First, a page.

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In this special two-part discussion, Roger Zakheim, member of the National Defense Strategy Commission and director of the Ronald Reagan Presidential Library Foundation & Institute, and Mark Cancian, senior adviser […]

In this special two-part discussion, Roger Zakheim, member of the National Defense Strategy Commission and director of the Ronald Reagan Presidential Library Foundation & Institute, and Mark Cancian, senior adviser at the CSIS International Security Program, discuss the review of the National Defense Strategy and its impact on budget and operations.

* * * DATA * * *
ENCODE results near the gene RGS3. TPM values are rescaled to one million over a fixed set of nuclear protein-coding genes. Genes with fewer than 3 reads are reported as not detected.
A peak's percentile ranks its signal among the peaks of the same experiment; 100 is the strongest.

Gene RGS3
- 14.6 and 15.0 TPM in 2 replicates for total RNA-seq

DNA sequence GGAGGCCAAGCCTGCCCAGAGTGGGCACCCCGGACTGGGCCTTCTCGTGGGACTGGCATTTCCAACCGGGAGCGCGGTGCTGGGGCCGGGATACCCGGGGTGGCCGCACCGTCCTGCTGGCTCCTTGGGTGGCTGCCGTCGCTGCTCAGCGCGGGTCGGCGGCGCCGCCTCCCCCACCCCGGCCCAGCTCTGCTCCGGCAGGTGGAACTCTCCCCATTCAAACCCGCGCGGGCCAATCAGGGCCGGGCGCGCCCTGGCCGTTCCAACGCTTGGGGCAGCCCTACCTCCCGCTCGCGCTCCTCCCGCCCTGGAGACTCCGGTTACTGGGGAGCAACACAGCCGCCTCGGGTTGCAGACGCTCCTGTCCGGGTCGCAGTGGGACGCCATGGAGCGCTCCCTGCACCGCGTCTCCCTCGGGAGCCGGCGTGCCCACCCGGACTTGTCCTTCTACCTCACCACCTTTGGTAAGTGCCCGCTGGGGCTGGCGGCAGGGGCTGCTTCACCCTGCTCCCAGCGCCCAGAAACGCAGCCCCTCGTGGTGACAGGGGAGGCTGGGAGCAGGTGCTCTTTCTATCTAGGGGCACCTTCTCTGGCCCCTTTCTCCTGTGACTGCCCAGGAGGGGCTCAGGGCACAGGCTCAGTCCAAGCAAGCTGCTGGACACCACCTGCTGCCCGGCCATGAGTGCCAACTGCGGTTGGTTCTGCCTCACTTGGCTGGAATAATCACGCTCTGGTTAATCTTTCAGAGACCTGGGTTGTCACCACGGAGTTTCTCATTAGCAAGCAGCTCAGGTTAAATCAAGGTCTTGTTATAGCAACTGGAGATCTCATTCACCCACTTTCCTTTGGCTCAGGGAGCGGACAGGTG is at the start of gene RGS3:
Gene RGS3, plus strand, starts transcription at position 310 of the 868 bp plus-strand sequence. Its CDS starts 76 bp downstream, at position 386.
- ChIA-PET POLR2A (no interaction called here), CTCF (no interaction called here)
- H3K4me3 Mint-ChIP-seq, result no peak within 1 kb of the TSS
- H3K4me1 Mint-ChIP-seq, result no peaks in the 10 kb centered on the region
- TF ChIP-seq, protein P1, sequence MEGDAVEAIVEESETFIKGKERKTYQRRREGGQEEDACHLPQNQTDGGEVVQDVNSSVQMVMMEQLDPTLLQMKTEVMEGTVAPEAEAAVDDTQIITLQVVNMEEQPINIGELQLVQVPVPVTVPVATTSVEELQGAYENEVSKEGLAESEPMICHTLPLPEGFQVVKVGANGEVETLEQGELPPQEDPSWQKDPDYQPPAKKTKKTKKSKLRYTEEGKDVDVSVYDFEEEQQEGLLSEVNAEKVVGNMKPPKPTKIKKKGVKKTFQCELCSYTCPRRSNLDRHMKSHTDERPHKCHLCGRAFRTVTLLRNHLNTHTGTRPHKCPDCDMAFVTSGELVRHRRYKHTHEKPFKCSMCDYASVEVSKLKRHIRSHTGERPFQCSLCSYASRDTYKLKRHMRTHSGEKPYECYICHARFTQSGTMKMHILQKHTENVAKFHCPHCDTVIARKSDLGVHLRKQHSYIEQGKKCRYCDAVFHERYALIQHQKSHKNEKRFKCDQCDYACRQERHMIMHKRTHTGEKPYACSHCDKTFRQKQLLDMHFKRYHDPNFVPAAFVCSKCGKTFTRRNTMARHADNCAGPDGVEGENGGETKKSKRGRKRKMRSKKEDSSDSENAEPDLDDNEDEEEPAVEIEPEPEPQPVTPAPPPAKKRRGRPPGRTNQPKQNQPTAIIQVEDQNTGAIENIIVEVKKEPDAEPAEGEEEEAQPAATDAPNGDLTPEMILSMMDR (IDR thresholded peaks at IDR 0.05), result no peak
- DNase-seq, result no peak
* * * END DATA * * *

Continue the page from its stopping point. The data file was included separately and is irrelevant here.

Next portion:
The National Defense Strategy informs what technologies and tactics the Department of Defense will pursue in the future. A congressionally-mandated commission recently released a report on the NDS, which indicated that there may be some budgetary issues with accomplishing the strategy. Roger Zakheim, member of the National Defense Strategy Commission and director of the Ronald Reagan Presidential Library Foundation & Institute, says that the strategy’s shifting focus means big funding changes.   “Right now, before we had this defense strategy, [we were] focused on the Middle East. A huge amount of resources, particularly in the war spending accounts, were focused on Afghanistan, Iran and ISIS. if we’re truly shifting to China, that means major adjustments, both in the budget and infrastructure. It’s a different part of the world. To date, we haven’t seen that. We’ll see if that changes in 2020.”   Mark Cancian, senior adviser at the CSIS International Security Program, told Government Matters that finding the funding for new strategic programs will be harder than just clearing up efficiencies.   “There’s always this hope that there’s a pot of gold. People have looked at the audit and hoped that there are billions of dollars that would be found. It is possible to make management efficiencies, it is possible to get savings. The problem is, they’re very painful and it takes political capital to do them,” Cancian said. “For example, BRAC— base closure. It’s a proven process, it can save money, it’s very painful and Congress has been hesitant. I tell people, that’s the easy one. It gets harder from there.”

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